Normally fit and well but over the last few months, performance at basic routine tasks has deteriorated.  Some abnormal behaviour has presented itself, mainly in the form of moaning.  The moans describe a consistent burning pain but worse with added pressure or twisting.  Picking hooves is particularly painful, giving a sharper more unbearable pain.  Lifting a lot of weight or applying a lot of pressure also results in a sharper pain.

Initial issue, reason for visiting Therapy
Luckily, Jessica is here at the Equine Therapy Centre every day, so really should be making use of the cold water saline spa.

No official diagnosis.   Just repetitive moaning about how sore the wrist has become.  And the pain has increased over a time period of a few months.


Less pain!

Those of you that have been to the Equine Therapy Centre with your horse over the last few months may have had the ‘pleasure’ of hearing me complain about the pain in my wrist!  It seemed to be getting progressively worse too, starting as an intermittent dull ache leading to a pretty much permanent pain that was incredibly sharp on any lifting, twisting and particularly in tasks that require applying pressure such as picking feet.  It occurred to me that perhaps I should try submerging my wrist through the hatch into the freezing salty water of the spa to see if it would make it any better.  So, one lunch time, a couple of weeks ago now, I made the time and plunged my right arm through the hatch into the icy water, down to my elbow.  In all honestly, I thought that it might sting a bit for a second or two but that I would easily be able to brave it out for ten minutes or so!  How wrong was I?!!!  Wow!  It was really cold!  It was agony!  I could only manage 20 seconds or so at a time before yanking my arm back out again.  I could feel the cold blood going back up my arm into my shoulder and over my back and it was surprisingly painful!  But I persevered and kept dunking it back in, all the time keeping an eye on a stopwatch to see how long I could hold it under for the next time.  After about two minutes of intermittent dunking and yanking back out, my arm went numb and it became bearable so I could keep it there for ten minutes or so.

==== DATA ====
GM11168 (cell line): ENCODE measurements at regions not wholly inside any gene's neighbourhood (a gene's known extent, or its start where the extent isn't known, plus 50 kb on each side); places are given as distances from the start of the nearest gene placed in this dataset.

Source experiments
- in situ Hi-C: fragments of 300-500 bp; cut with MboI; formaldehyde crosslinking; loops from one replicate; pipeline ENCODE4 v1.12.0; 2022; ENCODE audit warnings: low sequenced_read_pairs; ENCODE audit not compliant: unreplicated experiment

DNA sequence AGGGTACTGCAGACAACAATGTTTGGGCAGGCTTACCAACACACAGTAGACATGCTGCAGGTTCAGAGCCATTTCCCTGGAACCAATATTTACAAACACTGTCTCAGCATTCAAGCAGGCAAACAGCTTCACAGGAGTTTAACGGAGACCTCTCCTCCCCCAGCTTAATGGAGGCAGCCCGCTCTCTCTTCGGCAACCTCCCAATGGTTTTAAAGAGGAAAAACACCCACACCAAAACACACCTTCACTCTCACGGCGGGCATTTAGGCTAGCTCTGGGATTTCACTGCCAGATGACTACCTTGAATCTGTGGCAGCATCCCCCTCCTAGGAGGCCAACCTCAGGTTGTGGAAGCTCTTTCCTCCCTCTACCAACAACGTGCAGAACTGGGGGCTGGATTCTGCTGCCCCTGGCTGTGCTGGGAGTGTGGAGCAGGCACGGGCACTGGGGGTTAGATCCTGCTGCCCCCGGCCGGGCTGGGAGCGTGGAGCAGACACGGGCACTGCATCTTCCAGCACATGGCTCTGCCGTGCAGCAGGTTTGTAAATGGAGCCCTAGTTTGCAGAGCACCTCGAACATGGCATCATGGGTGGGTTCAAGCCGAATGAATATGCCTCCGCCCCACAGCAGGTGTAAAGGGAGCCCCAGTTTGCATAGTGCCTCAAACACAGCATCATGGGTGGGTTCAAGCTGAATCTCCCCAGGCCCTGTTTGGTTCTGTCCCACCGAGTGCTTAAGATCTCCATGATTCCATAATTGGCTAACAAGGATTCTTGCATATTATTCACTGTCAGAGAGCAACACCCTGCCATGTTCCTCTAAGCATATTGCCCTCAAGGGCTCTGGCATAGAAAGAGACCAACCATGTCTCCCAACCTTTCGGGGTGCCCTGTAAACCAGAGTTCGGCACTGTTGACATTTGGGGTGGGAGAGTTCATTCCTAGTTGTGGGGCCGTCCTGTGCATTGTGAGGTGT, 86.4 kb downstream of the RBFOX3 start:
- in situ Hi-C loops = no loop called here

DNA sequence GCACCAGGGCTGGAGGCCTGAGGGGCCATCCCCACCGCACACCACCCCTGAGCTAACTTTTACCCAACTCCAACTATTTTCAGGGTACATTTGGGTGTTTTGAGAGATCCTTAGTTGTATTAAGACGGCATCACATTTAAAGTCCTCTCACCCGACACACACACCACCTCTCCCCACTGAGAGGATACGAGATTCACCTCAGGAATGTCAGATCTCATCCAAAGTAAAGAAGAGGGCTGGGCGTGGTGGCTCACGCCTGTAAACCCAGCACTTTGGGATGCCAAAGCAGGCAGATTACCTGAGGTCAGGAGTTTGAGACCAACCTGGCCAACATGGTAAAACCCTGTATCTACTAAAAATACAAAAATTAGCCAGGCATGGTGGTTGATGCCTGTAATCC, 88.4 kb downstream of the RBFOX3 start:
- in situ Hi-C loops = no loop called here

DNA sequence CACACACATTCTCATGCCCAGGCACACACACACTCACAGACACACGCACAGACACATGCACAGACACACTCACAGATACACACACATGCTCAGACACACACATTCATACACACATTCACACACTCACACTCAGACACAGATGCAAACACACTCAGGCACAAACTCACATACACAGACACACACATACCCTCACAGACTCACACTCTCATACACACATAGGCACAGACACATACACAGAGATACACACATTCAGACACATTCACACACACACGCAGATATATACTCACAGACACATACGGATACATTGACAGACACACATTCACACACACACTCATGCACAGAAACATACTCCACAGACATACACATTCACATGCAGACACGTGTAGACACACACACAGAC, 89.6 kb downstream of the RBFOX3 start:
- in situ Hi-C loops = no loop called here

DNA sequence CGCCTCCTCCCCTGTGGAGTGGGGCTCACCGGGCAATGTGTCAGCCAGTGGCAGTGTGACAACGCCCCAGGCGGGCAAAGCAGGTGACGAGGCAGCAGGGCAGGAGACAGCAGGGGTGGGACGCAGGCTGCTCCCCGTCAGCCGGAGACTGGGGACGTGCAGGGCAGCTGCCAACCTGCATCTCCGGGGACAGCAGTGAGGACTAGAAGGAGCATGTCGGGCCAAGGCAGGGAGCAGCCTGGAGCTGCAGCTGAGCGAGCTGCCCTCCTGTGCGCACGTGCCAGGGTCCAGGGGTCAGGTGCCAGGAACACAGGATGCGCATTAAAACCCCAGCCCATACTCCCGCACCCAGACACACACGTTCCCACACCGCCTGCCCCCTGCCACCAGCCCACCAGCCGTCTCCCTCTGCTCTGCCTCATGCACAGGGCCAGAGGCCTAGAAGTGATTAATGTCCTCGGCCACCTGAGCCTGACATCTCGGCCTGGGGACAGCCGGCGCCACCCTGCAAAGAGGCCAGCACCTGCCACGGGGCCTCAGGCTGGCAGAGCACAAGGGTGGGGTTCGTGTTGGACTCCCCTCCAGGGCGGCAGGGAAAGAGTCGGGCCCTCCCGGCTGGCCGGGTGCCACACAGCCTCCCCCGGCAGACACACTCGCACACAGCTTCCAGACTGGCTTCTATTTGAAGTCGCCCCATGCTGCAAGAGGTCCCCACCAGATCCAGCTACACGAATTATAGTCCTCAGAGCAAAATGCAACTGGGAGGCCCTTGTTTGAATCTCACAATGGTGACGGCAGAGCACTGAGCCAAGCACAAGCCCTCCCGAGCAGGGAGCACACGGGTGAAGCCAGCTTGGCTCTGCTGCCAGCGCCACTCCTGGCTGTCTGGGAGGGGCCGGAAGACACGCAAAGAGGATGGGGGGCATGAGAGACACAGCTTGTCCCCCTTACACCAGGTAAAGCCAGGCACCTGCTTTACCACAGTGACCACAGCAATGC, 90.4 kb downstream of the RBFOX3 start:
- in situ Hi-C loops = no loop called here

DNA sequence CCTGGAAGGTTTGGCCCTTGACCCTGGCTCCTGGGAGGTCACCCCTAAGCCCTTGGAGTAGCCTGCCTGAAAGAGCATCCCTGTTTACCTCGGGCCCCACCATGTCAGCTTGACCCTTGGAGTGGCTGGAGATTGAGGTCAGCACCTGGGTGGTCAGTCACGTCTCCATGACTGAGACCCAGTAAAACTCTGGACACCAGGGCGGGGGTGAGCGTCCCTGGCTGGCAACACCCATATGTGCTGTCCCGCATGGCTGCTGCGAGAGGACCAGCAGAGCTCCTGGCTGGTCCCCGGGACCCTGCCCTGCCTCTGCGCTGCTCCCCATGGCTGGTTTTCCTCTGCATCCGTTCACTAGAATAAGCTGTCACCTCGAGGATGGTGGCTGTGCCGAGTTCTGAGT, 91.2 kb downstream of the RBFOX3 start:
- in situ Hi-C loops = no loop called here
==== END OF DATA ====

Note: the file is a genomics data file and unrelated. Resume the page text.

Afterwards, I made sure to wash the salt off my now bright red arm, and went back into the office with it stinging just a little as it slowly started to warm up.  That same afternoon, the pain was noticeably improved.  I mean, dramatically improved.  It had got to the point that my wrist was burning and aching at rest, but instantly after the cold water spa, the pain was much much less.  So I persevered with the cold therapy over a few days (whenever I got time), and I can honestly say the pain has more or less gone.